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So a bigger dress costs more. So what?

PUBLISHED: 07:55 17 May 2018

Screengrabs from newlook.com dated May 15 2018 of two pairs of trousers for sale on the New Look website, as the fashion chain is reviewing its prices after a shopper found that some plus-sized clothes were more expensive than identical styles in smaller sizes. Picture: PA/New Look

Screengrabs from newlook.com dated May 15 2018 of two pairs of trousers for sale on the New Look website, as the fashion chain is reviewing its prices after a shopper found that some plus-sized clothes were more expensive than identical styles in smaller sizes. Picture: PA/New Look

Why the fuss over paying more for bigger dresses, says Rachel Moore. After all, we happily pay more for a larger coffee, don’t we?

If you buy a large coffee, you expect to pay more for it than for a small or regular.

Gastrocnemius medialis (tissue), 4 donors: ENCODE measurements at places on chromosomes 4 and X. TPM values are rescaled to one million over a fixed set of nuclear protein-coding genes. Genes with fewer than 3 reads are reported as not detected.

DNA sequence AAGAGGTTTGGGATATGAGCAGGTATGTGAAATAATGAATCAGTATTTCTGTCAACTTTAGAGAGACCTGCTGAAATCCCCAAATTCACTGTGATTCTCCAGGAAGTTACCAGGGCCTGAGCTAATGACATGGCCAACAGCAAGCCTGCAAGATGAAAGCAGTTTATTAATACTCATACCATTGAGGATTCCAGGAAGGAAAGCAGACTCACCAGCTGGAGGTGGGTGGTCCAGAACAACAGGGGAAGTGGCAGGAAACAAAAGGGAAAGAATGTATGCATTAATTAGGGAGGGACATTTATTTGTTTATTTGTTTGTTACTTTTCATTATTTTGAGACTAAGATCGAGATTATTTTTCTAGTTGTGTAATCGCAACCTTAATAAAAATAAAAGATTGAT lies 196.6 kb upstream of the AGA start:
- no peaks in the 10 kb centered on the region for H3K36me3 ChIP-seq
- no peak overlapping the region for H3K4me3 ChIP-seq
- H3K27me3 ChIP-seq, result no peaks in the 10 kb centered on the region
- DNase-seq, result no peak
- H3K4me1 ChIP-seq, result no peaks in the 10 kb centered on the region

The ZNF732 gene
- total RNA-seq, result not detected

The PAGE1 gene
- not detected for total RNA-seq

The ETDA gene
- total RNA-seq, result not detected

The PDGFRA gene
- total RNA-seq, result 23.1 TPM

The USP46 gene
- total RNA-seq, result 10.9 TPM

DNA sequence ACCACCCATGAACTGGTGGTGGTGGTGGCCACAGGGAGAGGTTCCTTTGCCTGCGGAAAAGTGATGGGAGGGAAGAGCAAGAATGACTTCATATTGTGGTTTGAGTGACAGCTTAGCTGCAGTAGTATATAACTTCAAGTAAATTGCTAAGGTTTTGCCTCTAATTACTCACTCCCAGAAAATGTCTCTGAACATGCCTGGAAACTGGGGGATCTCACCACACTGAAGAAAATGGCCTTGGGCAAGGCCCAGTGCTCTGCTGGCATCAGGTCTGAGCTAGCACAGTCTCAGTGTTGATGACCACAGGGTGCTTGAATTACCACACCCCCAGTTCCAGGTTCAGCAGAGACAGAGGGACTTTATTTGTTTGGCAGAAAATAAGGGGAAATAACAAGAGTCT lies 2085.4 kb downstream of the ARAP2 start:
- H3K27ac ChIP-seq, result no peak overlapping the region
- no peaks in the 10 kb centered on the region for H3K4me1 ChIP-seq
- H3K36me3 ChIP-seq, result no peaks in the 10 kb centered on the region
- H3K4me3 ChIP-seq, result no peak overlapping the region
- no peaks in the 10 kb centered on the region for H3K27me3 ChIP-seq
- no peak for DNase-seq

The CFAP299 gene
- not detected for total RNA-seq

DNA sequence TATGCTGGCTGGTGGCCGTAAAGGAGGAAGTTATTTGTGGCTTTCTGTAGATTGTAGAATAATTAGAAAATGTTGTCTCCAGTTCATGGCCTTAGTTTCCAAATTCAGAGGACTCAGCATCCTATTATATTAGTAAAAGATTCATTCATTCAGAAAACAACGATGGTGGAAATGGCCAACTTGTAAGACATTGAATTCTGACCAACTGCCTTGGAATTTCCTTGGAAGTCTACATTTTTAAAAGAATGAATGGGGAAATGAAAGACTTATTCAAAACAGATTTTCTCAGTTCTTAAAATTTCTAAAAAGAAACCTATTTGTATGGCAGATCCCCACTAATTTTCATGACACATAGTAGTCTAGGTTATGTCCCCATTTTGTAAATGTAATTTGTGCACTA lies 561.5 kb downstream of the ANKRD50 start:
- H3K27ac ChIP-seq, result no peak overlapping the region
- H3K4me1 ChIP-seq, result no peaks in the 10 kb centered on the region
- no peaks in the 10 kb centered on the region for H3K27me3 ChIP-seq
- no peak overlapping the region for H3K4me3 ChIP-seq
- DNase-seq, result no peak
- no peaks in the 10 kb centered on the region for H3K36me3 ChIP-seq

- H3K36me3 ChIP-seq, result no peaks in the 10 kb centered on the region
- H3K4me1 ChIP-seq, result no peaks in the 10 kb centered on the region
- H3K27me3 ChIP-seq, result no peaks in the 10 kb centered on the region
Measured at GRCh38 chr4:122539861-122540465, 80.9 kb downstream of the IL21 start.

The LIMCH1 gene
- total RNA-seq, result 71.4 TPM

A lump of cheddar weighing 200g costs more than 100g. A family box of cereal costs more than a small box.

So why should a size 24 dress cost the same as a size 10? Bigger means more, which means more expensive.

New Look, doyenne of fast fashion, has been accused of imposing a “fat tax” by pricing plus-size clothes more expensive than standard sizes. Sizes 4-16 are labelled at one price, while sizes 18-32 cost up to £6 more for the same garment.

Shopper Maria Wassell discovered a pair of green striped trousers in New Look’s Curves plus-size range were on sale for £22.99, compared to £19.99 in its standard range. A red floral dress was £24 in the Curves range while just £18 in ‘standard sizes’

Ms Wassell, a size 18, was outraged and said she felt discriminated against for being plus-sized.

New Look defended its pricing by saying the products might look the same but they were actually slightly different. Whatever.

It feels fair to me.

Now slimmer people can complain they have been subsidising bigger people for years.


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